Ancient History I
Vrije Universiteit Amsterdam
Amsterdam, The Netherlands
Area of Study
Taught In English
Course Level Recommendations
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Recommended U.S. Semester Credits1
Recommended U.S. Quarter Units2
Hours & Credits
Acquiring a working knowledge of the history of the Near East and the Greek world in Antiquity.
During the course Ancient History 1 you immerse yourself in the history of Western Asia, Egypt, and the Greek world from c. 3200 BCE to the turn of the Common Era. Episodes that will pass in review are among others: the emergence, in Mesopotamia (present-day Iraq) and Egypt during the late fourth and early third millennium, of complex societies using the art of writing; the rise in Mesopotamia of larger states striving for imperial expansion, for example the empires of Sargon of Akkad (c. 2300) and of Hammurabi of Babylon (c. 1750); the Late Bronze Age world (c. 1600-1200) of competing powers such as the Egyptian New Kingdom and the Hittite Empire; the great Western Asiatic empires built successively by Assyrians, Babylonians, and Persians during the first half of the first millennium; the emergence, during the same period, of the Greek city states and the internal evolution of some of these, notably Sparta and Athens; the clash between Greek city states and the Persian empire during the first decades of the fifth century (battles of Marathon and Salamis); the struggle for hegemony in the Aegean world between some of the larger Greek city states and the emergence of the kingdom of Macedonia as the hegemonic power in the southern Balkan Peninsula during the fifth and fourth centuries; the conquest of the Persian Empire by the Macedonian king Alexander the Great (r. 336-323), followed by the establishment of empires ruled by Macedonian dynasties in Egypt and Western Asia; and the demise of these empires as the result of the emergence of new powers: the Parthian Empire originating in Iran and the Roman Republic. At the end of the period we'll be studying, the Mediterranean world had been politically united by Roman conquest. In addition to important events and developments, more structural aspects of the societies under consideration will be highlighted as well: economic and social relations, class conflicts, political institutions, religious conceptions and rituals, and warfare.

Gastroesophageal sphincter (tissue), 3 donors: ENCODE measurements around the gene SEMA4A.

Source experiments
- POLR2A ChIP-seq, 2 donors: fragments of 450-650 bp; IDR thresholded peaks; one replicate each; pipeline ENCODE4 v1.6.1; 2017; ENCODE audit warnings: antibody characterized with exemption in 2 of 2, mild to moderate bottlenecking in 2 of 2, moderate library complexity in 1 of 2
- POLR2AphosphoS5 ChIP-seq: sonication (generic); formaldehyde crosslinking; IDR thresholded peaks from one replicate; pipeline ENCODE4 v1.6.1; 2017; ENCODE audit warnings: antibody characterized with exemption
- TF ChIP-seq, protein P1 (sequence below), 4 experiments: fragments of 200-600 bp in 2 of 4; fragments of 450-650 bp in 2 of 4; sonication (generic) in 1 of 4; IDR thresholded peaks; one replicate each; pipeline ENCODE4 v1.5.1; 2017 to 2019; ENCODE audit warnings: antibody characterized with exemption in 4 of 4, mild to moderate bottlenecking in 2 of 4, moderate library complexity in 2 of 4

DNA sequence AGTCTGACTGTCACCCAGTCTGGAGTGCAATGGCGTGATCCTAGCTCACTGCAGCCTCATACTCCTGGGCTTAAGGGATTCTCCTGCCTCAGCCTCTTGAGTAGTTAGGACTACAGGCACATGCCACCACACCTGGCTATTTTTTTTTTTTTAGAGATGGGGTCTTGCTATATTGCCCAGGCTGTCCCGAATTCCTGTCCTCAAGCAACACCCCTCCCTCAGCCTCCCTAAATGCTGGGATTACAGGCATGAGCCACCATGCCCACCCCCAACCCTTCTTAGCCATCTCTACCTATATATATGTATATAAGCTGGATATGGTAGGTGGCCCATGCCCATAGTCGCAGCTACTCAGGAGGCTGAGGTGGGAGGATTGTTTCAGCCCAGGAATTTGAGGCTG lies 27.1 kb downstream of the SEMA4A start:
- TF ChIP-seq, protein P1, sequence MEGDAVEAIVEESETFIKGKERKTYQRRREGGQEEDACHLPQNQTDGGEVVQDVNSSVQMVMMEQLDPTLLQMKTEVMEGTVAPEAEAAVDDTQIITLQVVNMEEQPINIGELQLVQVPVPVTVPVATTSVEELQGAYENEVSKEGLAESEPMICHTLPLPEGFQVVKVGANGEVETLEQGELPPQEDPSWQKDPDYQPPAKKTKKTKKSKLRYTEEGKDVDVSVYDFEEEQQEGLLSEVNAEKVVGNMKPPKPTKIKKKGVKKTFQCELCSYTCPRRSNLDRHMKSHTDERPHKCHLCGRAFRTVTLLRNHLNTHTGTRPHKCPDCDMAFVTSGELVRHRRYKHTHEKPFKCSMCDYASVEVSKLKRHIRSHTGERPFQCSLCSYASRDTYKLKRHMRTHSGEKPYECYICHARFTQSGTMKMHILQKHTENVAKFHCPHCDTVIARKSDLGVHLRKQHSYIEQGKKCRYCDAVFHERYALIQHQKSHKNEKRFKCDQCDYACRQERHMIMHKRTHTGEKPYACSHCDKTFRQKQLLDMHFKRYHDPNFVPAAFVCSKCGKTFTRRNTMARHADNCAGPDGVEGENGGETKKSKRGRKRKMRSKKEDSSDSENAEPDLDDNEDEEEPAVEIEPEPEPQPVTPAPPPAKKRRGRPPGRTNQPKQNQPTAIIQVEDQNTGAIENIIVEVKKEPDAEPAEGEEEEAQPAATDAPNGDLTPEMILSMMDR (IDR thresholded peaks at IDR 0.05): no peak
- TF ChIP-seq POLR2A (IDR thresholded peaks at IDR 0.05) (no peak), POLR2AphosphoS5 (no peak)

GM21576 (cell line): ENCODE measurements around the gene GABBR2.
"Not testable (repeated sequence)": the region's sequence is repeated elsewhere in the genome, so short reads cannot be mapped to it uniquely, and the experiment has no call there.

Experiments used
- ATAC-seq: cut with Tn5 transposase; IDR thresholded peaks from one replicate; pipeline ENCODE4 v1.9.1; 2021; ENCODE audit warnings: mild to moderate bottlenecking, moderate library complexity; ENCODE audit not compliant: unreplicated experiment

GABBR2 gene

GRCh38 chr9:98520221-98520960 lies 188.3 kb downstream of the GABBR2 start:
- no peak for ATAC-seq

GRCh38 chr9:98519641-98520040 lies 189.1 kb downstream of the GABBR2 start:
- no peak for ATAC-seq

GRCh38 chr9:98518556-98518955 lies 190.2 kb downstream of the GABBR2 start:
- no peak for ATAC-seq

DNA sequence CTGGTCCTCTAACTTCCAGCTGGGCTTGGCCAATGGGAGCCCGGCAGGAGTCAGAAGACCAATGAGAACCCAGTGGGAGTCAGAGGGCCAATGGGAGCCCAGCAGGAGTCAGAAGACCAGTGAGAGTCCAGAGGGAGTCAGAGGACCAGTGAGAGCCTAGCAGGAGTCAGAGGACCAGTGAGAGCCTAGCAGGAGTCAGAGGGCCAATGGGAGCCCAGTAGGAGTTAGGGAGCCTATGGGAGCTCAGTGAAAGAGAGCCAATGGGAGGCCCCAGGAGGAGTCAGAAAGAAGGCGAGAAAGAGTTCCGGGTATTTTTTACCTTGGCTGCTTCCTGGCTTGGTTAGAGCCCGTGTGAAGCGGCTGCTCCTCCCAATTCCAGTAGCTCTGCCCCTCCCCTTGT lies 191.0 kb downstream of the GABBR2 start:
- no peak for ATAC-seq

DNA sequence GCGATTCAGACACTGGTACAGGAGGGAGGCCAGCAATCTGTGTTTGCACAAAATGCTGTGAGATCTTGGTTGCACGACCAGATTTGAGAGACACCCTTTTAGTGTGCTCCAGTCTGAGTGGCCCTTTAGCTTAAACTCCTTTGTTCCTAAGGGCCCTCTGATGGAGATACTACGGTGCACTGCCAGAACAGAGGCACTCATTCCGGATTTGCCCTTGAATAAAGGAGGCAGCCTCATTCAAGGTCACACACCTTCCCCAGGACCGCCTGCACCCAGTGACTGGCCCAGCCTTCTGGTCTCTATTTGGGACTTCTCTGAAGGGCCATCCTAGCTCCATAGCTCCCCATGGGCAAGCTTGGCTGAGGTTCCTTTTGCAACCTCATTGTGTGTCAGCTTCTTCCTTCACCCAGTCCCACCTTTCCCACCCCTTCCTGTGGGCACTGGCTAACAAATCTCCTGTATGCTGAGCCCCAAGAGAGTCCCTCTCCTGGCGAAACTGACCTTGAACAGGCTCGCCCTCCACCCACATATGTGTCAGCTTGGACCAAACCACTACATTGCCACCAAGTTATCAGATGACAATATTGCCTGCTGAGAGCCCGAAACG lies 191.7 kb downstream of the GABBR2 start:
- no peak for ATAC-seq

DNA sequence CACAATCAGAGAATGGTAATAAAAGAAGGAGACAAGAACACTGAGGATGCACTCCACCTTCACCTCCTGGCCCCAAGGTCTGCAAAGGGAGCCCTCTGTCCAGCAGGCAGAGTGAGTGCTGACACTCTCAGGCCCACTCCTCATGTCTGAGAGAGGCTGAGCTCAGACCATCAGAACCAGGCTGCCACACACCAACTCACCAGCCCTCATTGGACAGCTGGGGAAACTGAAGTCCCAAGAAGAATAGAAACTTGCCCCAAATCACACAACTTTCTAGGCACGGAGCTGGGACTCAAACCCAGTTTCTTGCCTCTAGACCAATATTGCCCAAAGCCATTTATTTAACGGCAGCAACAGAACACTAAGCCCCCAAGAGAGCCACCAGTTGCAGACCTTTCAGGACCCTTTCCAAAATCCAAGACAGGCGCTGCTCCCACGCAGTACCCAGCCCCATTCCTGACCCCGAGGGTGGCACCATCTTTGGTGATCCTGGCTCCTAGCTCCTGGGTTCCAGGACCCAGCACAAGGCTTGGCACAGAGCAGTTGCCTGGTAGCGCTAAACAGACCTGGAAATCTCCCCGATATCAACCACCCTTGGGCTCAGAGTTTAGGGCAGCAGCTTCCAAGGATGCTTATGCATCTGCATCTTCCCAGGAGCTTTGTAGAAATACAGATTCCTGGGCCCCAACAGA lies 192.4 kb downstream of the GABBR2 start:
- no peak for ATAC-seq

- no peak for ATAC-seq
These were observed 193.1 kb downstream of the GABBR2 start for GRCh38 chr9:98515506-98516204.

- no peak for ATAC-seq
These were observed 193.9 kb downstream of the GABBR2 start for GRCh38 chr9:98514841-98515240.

Lectures, group tutorials.
TYPE OF ASSESSMENT
Written examination (75%), assignments (25%).
Courses and course hours of instruction are subject to change.
Some courses may require additional fees.